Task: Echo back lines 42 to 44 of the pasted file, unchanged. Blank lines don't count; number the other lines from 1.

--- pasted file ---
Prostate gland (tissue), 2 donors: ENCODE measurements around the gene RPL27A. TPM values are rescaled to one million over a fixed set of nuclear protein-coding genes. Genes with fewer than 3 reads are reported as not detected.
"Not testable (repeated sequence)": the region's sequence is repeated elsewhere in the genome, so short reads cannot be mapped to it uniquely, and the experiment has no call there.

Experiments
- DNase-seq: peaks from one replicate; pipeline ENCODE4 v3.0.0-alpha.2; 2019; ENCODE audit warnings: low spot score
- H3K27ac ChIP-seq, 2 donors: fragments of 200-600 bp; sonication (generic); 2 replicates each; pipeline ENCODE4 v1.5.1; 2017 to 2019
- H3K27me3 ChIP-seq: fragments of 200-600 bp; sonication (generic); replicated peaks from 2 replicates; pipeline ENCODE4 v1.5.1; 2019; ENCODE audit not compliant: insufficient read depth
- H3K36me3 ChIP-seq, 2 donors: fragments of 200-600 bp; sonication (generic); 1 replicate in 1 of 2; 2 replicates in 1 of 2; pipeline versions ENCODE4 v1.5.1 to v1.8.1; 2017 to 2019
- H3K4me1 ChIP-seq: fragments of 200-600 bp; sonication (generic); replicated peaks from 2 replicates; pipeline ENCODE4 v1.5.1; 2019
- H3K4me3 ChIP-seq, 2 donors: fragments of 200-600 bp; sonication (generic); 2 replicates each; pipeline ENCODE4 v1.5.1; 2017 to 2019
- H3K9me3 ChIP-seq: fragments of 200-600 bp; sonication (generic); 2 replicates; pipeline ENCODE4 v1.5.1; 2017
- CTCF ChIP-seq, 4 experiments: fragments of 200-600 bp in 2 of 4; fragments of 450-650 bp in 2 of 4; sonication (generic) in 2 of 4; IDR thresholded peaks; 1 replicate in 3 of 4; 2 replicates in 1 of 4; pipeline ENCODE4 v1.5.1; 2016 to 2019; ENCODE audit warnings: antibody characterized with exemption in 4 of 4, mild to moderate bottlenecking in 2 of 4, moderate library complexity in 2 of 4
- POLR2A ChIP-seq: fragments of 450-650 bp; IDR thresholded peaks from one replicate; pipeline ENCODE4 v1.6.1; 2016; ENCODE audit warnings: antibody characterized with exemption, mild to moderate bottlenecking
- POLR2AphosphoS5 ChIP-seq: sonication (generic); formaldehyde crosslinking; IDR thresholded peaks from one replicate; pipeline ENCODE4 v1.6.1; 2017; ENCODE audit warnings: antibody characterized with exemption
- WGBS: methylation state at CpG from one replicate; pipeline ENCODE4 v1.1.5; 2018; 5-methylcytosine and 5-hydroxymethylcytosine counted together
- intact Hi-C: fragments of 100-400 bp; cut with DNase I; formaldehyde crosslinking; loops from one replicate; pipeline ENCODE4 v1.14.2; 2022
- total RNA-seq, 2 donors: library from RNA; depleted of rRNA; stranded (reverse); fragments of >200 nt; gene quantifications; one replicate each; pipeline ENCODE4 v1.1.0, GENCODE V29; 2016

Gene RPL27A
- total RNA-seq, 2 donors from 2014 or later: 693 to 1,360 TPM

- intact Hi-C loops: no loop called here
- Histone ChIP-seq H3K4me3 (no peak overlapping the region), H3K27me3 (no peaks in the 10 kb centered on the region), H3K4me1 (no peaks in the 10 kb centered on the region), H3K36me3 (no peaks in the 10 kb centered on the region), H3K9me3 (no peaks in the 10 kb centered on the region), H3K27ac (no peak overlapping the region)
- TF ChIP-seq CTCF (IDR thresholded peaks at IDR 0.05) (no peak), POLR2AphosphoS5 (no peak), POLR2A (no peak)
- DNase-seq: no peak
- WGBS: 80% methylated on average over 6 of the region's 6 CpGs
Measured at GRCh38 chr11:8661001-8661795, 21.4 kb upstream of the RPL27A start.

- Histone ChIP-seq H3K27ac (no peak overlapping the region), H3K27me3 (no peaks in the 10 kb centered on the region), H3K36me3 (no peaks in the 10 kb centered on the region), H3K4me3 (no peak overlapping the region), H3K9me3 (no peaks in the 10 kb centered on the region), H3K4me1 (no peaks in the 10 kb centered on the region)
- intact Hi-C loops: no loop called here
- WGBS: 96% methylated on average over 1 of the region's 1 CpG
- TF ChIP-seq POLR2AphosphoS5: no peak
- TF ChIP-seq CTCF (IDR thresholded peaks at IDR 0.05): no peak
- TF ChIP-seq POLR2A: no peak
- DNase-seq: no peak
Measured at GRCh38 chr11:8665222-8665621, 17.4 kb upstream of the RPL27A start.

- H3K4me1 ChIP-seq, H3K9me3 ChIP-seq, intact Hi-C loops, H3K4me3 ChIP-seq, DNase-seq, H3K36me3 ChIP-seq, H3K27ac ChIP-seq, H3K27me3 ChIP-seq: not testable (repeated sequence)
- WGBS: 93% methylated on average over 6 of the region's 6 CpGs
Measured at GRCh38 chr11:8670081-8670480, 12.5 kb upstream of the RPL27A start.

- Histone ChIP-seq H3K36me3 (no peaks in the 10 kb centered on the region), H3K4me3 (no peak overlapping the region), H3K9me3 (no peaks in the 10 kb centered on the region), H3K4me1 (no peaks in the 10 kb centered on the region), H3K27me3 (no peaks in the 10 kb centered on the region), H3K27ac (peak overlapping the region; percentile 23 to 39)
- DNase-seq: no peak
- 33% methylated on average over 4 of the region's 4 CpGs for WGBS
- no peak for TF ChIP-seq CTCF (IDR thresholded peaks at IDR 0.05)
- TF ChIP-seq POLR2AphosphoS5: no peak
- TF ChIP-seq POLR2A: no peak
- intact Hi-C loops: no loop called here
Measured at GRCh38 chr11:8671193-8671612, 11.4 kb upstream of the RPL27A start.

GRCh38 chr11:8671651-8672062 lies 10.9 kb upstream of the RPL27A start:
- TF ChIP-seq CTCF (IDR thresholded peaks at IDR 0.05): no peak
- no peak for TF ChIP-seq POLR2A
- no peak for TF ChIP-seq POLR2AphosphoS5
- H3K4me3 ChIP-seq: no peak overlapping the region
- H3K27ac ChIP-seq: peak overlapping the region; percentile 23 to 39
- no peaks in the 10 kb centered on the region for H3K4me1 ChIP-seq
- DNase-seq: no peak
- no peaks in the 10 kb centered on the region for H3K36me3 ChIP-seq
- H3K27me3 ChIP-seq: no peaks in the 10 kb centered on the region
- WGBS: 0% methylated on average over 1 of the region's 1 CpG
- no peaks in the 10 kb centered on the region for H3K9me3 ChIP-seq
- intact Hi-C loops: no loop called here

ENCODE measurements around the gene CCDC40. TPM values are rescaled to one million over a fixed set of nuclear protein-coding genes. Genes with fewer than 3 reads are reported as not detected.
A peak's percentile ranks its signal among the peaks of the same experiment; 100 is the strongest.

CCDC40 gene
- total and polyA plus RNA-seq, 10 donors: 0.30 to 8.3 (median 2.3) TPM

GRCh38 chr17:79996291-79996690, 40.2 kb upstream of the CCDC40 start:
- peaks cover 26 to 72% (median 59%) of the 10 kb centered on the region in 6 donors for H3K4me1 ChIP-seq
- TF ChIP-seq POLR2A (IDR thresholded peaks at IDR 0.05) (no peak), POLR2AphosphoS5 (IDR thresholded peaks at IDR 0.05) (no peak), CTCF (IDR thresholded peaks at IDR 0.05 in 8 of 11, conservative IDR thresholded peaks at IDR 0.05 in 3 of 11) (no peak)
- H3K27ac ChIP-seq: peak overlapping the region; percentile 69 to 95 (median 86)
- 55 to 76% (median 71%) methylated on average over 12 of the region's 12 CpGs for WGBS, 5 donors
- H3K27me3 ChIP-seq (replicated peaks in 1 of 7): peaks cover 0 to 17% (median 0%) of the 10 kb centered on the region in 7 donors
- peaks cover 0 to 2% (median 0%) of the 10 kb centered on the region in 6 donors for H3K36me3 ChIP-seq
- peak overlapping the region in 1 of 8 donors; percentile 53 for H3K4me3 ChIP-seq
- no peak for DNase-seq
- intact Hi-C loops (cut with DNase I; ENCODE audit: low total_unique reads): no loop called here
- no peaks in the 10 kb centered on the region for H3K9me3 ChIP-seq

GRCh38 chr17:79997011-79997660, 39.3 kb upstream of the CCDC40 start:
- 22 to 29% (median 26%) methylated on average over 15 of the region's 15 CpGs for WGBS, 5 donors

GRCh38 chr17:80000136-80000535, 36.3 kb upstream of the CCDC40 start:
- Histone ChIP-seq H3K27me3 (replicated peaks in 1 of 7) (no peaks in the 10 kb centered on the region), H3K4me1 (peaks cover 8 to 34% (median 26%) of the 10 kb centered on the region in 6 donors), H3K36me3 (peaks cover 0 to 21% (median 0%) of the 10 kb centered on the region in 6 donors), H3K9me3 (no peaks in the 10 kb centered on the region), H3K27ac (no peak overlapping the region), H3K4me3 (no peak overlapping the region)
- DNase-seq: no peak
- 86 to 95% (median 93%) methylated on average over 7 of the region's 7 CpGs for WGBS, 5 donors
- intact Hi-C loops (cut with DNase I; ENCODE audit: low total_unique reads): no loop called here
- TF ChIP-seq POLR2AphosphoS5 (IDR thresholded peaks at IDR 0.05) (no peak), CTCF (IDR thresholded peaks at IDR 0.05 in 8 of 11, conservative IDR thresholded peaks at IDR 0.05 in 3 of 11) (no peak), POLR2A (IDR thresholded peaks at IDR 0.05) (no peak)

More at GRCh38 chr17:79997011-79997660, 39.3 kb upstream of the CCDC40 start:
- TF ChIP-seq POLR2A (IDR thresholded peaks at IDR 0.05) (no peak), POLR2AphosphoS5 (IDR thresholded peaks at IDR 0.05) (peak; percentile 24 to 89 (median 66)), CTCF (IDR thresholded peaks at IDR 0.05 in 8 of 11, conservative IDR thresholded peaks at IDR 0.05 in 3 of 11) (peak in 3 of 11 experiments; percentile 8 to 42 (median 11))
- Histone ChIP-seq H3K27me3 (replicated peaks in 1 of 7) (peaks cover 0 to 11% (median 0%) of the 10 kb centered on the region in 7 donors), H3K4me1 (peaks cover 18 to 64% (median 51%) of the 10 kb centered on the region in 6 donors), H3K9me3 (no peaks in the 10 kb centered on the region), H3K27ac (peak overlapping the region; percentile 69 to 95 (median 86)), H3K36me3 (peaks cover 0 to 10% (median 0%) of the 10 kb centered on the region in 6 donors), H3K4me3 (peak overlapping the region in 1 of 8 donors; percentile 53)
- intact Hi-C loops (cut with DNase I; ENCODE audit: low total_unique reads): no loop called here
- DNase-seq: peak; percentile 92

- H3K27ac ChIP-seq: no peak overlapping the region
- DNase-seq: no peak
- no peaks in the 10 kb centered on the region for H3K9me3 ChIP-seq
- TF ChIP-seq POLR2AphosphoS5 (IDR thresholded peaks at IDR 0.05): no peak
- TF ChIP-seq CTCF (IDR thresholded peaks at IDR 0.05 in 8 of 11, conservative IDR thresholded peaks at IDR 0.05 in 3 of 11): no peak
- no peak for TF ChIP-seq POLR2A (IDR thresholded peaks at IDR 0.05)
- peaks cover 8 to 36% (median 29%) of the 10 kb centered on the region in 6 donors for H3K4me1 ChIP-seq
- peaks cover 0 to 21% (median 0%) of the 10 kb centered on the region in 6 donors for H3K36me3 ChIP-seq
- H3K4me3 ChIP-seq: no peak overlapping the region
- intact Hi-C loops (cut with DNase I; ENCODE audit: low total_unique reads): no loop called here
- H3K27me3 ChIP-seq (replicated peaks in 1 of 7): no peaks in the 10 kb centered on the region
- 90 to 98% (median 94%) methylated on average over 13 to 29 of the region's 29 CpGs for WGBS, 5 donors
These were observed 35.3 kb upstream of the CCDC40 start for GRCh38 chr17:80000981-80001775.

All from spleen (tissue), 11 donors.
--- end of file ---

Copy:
- intact Hi-C loops: no loop called here
Measured at GRCh38 chr11:8671193-8671612, 11.4 kb upstream of the RPL27A start.

GRCh38 chr11:8671651-8672062 lies 10.9 kb upstream of the RPL27A start: